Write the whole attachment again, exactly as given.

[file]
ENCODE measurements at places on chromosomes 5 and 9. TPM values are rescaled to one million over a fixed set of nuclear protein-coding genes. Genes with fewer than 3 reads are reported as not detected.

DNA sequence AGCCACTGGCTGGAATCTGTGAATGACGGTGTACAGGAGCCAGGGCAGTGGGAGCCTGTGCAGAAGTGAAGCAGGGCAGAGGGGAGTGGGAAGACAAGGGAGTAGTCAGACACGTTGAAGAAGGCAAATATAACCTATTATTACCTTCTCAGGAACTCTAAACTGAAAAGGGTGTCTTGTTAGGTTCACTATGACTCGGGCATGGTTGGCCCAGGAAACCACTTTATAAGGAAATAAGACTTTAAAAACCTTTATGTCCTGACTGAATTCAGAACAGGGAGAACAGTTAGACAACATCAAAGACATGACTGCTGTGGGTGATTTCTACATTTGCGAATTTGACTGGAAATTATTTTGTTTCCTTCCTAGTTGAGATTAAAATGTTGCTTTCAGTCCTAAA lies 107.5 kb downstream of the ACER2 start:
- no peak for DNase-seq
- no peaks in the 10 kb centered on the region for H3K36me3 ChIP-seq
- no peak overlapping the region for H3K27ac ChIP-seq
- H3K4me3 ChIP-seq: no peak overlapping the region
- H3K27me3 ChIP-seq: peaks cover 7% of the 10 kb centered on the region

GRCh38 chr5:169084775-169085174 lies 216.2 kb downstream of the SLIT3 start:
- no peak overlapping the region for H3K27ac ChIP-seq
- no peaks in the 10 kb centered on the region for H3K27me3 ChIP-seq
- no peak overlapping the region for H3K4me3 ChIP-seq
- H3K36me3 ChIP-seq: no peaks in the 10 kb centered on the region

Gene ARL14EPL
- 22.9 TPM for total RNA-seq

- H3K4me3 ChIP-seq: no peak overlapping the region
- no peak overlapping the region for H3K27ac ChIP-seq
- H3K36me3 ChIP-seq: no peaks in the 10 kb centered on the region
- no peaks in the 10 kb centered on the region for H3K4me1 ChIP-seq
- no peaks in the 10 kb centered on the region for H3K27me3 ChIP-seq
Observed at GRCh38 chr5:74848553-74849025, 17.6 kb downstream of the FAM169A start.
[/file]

ENCODE measurements at places on chromosomes 5 and 9. TPM values are rescaled to one million over a fixed set of nuclear protein-coding genes. Genes with fewer than 3 reads are reported as not detected.

DNA sequence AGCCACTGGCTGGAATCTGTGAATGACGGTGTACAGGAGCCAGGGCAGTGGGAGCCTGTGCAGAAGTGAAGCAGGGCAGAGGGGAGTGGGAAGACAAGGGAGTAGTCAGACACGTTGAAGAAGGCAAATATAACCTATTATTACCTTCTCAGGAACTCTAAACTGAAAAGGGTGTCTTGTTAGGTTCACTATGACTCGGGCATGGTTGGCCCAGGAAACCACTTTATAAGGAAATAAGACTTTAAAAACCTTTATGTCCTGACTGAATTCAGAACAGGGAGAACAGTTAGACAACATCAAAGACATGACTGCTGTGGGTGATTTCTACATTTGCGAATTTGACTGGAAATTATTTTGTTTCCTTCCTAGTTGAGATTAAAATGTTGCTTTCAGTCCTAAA lies 107.5 kb downstream of the ACER2 start:
- no peak for DNase-seq
- no peaks in the 10 kb centered on the region for H3K36me3 ChIP-seq
- no peak overlapping the region for H3K27ac ChIP-seq
- H3K4me3 ChIP-seq: no peak overlapping the region
- H3K27me3 ChIP-seq: peaks cover 7% of the 10 kb centered on the region

GRCh38 chr5:169084775-169085174 lies 216.2 kb downstream of the SLIT3 start:
- no peak overlapping the region for H3K27ac ChIP-seq
- no peaks in the 10 kb centered on the region for H3K27me3 ChIP-seq
- no peak overlapping the region for H3K4me3 ChIP-seq
- H3K36me3 ChIP-seq: no peaks in the 10 kb centered on the region

Gene ARL14EPL
- 22.9 TPM for total RNA-seq

- H3K4me3 ChIP-seq: no peak overlapping the region
- no peak overlapping the region for H3K27ac ChIP-seq
- H3K36me3 ChIP-seq: no peaks in the 10 kb centered on the region
- no peaks in the 10 kb centered on the region for H3K4me1 ChIP-seq
- no peaks in the 10 kb centered on the region for H3K27me3 ChIP-seq
Observed at GRCh38 chr5:74848553-74849025, 17.6 kb downstream of the FAM169A start.